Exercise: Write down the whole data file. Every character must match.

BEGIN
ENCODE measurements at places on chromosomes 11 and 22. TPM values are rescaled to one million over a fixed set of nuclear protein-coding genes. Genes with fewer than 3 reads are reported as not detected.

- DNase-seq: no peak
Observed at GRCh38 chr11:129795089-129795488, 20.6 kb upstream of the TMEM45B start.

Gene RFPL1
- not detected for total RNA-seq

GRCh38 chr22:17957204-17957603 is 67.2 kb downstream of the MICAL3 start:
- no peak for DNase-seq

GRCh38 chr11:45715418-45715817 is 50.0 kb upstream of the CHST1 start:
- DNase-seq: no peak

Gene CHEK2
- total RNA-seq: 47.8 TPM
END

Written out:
ENCODE measurements at places on chromosomes 11 and 22. TPM values are rescaled to one million over a fixed set of nuclear protein-coding genes. Genes with fewer than 3 reads are reported as not detected.

- DNase-seq: no peak
Observed at GRCh38 chr11:129795089-129795488, 20.6 kb upstream of the TMEM45B start.

Gene RFPL1
- not detected for total RNA-seq

GRCh38 chr22:17957204-17957603 is 67.2 kb downstream of the MICAL3 start:
- no peak for DNase-seq

GRCh38 chr11:45715418-45715817 is 50.0 kb upstream of the CHST1 start:
- DNase-seq: no peak

Gene CHEK2
- total RNA-seq: 47.8 TPM